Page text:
GW’s graduate student organizations are about to get a little richer.
A bill unanimously passed by the Student Association last week will let more umbrella graduate student organizations opt-in to receive money collected through student fees. Leaders of those groups said they will be better able to create events for all GW students now that they have access to SA funding.
Sen. Harsha Prabhala, MISPH-G, said the changes will allow for more graduate student groups to be considered umbrella groups, which distribute funds to smaller organizations within each graduate school.
Under an older bill passed in 2012, only a certain number of organizations could opt-in for the allocations. New umbrella groups could not be added to that list, which student leaders said resulted in smaller amounts of funding for those groups and all organizations under them.
“Any future graduate group that could come up in GW would need a bylaw change to put them in [the bill] and that is a huge hurdle,” Prabhala said. “So the reform that the bill passed last night is more inclusive and expansive.”
More graduate students will now be able to participate in events that their student fees paid for, rather than watching their own dollars being used to fund programming that they may not be able to participate in, students added.
The larger umbrella organizations receive funds from the SA’s finance committee, which they then individually allocate to every group within their graduate school.
Stuart Portman, the president of the Public Health Student Association, said his organization was only allocated $3,505 last year, or about 10 percent of the student fees paid by public health students.
Each graduate student is charged $1.50 for each credit hour he or she takes, which totals his or her student fee. The University matches that amount and undergraduate student fees to make up the SA’s $1.1 million funding pool.
Portman said he worked with Milken Institute School of Public Health Dean Lynn Goldman and other organizations to turn his group into the umbrella organization for all public health student groups.
He said he believed one of the reasons PHSA was allocated so little money last year was because the SA did not believe PHSA was a “real” organization.
“In the past, there’s been a lack of communication to the PHSA and from the PHSA,” Portman said. “We’re just as guilty in our past of not communicating with the SA or with the broader GW community.”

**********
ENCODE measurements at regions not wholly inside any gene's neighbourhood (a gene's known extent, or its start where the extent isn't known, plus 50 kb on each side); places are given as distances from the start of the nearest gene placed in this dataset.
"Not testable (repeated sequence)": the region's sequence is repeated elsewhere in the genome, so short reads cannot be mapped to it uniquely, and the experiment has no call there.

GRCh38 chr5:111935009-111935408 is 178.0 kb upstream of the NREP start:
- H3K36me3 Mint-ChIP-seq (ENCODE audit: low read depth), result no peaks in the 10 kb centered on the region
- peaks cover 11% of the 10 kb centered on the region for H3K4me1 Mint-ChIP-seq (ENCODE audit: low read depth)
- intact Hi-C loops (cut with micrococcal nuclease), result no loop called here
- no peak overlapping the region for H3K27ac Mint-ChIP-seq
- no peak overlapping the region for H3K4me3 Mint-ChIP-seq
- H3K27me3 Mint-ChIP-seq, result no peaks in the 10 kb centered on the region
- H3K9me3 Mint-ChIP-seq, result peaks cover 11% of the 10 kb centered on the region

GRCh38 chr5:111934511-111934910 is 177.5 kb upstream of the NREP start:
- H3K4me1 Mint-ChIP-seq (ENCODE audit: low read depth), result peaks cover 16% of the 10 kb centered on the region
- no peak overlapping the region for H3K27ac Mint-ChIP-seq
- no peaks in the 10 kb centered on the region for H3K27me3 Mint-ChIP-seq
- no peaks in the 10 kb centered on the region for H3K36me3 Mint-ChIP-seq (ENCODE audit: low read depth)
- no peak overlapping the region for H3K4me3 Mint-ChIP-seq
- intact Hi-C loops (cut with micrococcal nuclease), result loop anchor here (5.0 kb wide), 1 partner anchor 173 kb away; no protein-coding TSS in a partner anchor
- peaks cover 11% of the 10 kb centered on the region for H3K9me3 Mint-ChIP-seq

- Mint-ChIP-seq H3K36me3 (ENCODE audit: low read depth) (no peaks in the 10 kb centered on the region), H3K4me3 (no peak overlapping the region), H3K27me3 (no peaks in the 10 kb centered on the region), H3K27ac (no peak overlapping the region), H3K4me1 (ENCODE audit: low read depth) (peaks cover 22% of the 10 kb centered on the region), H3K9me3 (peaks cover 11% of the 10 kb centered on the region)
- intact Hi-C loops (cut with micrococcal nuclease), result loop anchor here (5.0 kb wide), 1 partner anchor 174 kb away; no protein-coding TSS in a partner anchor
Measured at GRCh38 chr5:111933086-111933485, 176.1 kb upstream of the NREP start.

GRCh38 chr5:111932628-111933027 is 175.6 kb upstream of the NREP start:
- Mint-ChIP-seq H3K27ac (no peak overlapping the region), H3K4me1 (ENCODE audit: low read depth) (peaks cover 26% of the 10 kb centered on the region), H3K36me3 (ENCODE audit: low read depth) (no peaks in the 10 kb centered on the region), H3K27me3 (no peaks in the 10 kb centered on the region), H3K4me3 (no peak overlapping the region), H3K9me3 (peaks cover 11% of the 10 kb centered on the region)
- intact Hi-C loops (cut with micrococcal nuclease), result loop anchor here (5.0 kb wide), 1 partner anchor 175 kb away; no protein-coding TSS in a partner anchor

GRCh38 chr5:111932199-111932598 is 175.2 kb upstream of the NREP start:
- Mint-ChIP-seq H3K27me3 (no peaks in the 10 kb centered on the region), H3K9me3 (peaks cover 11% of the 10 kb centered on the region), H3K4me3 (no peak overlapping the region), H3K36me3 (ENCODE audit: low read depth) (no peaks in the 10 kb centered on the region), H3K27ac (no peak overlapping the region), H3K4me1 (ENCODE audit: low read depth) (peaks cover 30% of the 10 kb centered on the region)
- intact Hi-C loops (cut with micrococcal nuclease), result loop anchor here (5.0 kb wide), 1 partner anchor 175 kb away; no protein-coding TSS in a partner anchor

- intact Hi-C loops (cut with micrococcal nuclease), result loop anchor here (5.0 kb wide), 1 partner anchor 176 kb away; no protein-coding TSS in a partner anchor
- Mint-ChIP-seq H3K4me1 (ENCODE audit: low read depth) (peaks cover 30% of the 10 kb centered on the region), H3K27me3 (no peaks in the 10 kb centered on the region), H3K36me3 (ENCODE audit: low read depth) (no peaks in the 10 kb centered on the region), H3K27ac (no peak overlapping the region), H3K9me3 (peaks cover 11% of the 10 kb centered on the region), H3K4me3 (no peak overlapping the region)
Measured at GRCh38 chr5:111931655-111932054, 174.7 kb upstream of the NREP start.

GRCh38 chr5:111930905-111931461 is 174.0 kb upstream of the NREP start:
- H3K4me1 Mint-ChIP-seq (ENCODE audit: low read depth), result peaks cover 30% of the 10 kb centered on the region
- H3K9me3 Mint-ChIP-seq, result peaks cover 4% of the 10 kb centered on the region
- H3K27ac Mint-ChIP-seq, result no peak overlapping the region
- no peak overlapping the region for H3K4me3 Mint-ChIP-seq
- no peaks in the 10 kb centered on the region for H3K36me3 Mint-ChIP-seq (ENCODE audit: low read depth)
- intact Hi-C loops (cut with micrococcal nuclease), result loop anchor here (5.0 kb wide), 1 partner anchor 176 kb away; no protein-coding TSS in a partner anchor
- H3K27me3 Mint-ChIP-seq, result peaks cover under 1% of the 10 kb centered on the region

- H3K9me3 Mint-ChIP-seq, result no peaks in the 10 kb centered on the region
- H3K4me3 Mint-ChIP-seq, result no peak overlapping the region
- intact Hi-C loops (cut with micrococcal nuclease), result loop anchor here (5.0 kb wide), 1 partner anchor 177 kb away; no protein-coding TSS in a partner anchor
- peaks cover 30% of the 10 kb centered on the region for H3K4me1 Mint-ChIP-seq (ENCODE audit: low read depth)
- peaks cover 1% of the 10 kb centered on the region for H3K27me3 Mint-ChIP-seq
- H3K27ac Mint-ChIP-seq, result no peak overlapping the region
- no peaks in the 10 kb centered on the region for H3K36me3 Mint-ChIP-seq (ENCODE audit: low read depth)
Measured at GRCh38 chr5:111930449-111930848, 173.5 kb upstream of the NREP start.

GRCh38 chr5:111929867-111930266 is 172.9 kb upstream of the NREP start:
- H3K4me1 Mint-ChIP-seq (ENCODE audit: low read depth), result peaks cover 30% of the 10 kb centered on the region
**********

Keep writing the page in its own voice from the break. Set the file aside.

Portman said the communication issues stem from the SA allocating money to both undergraduates and graduates. Most other universities have separate student associations for each. But he said he hopes these funding changes will help bridge the gap between the two populations of students.
“We’re here to learn and also to research and challenge current knowledge, all the fun things of higher education,” he said. “Everyone, undergraduates and graduates, are here for the same reason.”
He added that graduate students are often willing to get more involved on campus through student organizations in their graduate schools, but are discouraged by administrative hurdles, like having to submit a budget to the SA for funding. Having umbrella groups deal with those allocations lessens their burden.
Helen Clemens, the outgoing president of the Student Bar Association, said the funding change will make graduate student groups more independent and will allow them to have more structure when it comes to planning events and other programming.
“Once you have the certainty of where your financing is coming from, you don’t have to worry about your fundraising to be able to advertise to undergraduate students,” she said.
The SBA has hosted events for the entire University this academic year. The organization helped bring Supreme Court Justice Ruth Bader Ginsburg to campus in September.
Andrew Ligon, the president of the Elliott School of International Affairs Graduate Student Forum, said that with more access to their own student fees, his group and others will be able to host more programs for all students.
The student forum had previously not been allocated funds because it hadn’t been included in the first graduate organization funding bill.
“We can put on great events for the entire community,” Ligon said. “We’re going to be holding more events that bring in higher profile speakers, higher profile collaboration bodies like Georgetown and American University, bring in more people to see what GW is all about.”
This article appeared in the April 6, 2015 issue of the Hatchet.